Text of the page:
Historically the spear was the main weapon in the Ancient Mediterranean until the success of the gladius hispaniensis and the emergence of the Roman cohort. Spears were used by Celtiberian and Iberian societies from before the Iron Age until the Romanization. Since the Iberian "Early Phase" (c. 550 BC - c. 400 BC) the thrusting spear was the main weapon, it had a spearhead up to 60cm long with a heavy spear butt, at the same time the soliferrum (a throwing all-iron javelin that played the same role that the roman pilum played) appeared. During the "Middle Phase" (c. 400 BC - c. 230 BC) the right to bear arms had been extended to an extensive part of the Iberian and Celtiberian society, in this way from that time until the Romanization the warriors from the Iberian Peninsula were able to make some effective ambushes (especially against Romans), however they always fought in pitched battles in sort formation by a multitude of warriors, this fact was not the exception but the rule in Spain (for example time later, Hannibal trusted his Iberian mercenaries to hold position in the centre of his line against the Romans and Scipio used his Iberian allies as the second class line infantry in the battle of Ilipa). Returning to the subject of the spears, during this period this weapon became shorter (the iron spearhead was 20 cm to 40 cm), in addition their blades became wider. During the "Late Phase" (c. 230 BC - c. 100 BC) the spearheads became of small size and many of them without central rib and the soliferra and the javelins were still used, finally during the Romanization, the warrior from the Iberian Peninsula was used as an auxilia, that fought as a light soldier, by the Romans.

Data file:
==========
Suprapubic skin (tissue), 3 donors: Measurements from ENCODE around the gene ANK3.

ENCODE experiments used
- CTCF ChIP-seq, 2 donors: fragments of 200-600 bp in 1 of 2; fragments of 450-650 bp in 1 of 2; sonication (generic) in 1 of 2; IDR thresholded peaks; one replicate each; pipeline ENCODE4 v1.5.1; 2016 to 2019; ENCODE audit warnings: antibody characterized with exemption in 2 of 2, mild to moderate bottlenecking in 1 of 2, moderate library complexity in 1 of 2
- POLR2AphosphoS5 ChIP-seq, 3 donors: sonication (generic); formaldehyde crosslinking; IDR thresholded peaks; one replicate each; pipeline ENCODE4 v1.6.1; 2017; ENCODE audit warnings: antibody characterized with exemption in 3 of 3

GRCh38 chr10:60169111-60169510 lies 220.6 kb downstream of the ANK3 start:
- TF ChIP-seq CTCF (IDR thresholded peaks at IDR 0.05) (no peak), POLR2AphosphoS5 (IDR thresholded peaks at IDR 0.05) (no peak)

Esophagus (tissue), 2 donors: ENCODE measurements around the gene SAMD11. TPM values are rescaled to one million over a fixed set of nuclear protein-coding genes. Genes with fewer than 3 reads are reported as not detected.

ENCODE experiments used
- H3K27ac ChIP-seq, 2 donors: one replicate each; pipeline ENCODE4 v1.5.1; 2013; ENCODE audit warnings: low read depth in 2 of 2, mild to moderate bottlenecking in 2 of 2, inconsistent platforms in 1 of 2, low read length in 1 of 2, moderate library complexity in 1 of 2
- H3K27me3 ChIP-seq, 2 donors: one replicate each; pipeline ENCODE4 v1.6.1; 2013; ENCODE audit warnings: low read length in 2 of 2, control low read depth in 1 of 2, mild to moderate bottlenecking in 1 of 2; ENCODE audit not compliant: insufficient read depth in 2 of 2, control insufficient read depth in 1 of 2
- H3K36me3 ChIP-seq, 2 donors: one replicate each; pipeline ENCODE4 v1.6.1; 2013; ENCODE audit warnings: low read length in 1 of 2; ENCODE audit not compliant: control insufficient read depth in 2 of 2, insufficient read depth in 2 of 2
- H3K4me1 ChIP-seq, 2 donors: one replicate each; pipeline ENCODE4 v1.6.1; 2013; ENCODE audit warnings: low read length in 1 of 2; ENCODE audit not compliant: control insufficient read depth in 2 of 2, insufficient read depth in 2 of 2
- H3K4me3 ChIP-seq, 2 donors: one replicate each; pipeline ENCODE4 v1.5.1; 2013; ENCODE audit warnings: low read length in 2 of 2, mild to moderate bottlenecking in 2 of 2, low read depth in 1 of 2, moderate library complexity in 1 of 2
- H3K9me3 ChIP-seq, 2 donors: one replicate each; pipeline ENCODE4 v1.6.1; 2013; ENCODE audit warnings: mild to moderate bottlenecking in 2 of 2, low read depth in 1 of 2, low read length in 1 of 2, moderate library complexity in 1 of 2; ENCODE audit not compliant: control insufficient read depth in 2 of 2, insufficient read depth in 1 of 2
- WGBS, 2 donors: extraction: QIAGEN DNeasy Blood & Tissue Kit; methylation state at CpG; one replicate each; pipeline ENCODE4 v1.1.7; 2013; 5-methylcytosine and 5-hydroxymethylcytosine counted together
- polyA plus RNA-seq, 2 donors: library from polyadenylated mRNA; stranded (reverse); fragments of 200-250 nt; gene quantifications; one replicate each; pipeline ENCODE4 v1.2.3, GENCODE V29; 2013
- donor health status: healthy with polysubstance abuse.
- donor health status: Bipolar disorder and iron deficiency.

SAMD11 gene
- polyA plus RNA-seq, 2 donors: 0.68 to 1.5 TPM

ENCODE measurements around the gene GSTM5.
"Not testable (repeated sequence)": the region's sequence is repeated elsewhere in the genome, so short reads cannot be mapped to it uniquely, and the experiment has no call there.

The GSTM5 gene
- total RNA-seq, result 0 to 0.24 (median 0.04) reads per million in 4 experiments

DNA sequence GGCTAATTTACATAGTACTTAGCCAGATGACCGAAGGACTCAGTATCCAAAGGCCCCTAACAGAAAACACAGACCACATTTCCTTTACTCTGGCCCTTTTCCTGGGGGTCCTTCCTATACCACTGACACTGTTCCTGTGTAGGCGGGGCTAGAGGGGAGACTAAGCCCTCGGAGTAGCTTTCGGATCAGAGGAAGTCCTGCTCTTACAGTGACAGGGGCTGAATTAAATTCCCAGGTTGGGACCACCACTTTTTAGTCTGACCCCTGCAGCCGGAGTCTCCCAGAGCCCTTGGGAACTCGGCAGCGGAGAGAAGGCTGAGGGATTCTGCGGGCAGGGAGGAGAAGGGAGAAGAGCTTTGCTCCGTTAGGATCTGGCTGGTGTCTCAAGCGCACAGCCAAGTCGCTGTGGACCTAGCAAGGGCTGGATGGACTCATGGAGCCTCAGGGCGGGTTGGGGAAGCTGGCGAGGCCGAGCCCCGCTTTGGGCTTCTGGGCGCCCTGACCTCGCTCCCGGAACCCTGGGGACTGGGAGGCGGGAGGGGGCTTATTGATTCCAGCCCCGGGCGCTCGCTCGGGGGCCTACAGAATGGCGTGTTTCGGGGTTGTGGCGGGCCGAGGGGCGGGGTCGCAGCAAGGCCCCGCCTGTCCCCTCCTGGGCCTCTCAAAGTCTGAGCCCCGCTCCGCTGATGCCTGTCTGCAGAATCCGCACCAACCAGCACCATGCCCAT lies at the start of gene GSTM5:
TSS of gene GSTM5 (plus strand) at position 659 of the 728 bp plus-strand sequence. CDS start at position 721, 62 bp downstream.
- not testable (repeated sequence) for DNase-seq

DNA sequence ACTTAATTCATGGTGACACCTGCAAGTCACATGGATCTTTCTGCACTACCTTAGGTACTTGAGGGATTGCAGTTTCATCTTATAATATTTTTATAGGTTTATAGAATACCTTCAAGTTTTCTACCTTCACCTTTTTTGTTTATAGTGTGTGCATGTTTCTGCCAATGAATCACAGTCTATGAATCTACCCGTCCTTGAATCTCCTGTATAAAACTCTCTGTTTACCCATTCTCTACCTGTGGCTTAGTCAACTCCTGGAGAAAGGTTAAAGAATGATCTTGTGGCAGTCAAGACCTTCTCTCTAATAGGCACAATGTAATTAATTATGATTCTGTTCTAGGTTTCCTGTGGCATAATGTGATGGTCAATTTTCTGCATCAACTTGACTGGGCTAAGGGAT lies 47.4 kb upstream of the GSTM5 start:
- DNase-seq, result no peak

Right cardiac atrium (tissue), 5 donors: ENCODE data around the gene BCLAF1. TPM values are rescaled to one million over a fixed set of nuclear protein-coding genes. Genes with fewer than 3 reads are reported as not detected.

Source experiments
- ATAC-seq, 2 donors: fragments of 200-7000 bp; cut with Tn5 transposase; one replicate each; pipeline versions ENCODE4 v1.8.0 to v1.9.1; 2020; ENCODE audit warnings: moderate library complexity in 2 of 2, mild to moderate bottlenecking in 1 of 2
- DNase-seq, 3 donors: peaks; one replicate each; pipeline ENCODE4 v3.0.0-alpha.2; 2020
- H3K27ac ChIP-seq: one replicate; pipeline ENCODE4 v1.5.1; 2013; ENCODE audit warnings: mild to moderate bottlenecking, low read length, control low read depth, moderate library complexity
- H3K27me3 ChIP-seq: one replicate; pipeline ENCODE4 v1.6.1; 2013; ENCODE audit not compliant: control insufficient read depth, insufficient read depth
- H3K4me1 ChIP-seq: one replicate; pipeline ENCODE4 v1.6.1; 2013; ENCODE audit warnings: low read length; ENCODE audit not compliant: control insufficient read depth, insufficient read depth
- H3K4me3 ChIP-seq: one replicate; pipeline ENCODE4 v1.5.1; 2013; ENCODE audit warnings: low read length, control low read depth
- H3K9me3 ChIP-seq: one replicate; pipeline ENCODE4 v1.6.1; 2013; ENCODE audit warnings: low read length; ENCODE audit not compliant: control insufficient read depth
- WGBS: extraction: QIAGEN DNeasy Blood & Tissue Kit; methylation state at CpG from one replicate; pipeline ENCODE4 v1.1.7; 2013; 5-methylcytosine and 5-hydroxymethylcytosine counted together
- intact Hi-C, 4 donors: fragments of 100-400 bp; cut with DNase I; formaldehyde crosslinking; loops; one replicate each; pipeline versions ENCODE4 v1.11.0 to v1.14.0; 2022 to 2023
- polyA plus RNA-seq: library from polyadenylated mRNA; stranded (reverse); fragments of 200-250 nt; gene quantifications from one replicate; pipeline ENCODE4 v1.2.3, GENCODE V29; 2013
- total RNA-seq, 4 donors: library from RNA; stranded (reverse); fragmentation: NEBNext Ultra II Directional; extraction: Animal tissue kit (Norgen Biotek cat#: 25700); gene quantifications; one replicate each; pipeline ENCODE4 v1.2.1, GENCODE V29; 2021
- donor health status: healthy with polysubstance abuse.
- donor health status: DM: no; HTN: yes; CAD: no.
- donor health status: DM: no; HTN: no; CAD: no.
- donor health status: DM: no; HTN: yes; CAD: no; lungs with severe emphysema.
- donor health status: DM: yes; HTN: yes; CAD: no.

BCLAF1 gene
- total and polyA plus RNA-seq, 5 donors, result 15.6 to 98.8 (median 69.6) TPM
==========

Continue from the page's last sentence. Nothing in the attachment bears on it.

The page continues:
Iberi Equites Scutarii (Iberian Medium Cavalry)

The, at times, grey grasses of eastern Iberia may not appear as verdant and lush as those of Gaul or Campania, but as the men of Sparte will tell you, the simplest meal may breed the strongest of men. What is true of a meal is true of grass. Beneath the sapphire skies and bronze sun, their green tinted teeth clipping the pasture, roam horses of world renown. And when a land produces such fine steeds, it is expected that the people of the land be masters of the saddle. The men of Iberia are indeed such men. With silvery steel tipped spears couched beneath their arms, and gripping the long shields from whence they take their name, these men are renowned beyond their lands for the skills they bring to the battlefield. A common site in the armies of foreign powers, but still all the more determined to defend their homelands from foreign domination, these horsemen combine endurance, loyalty and discipline to form a corps of warriors which any army would eagerly have guard its flanks.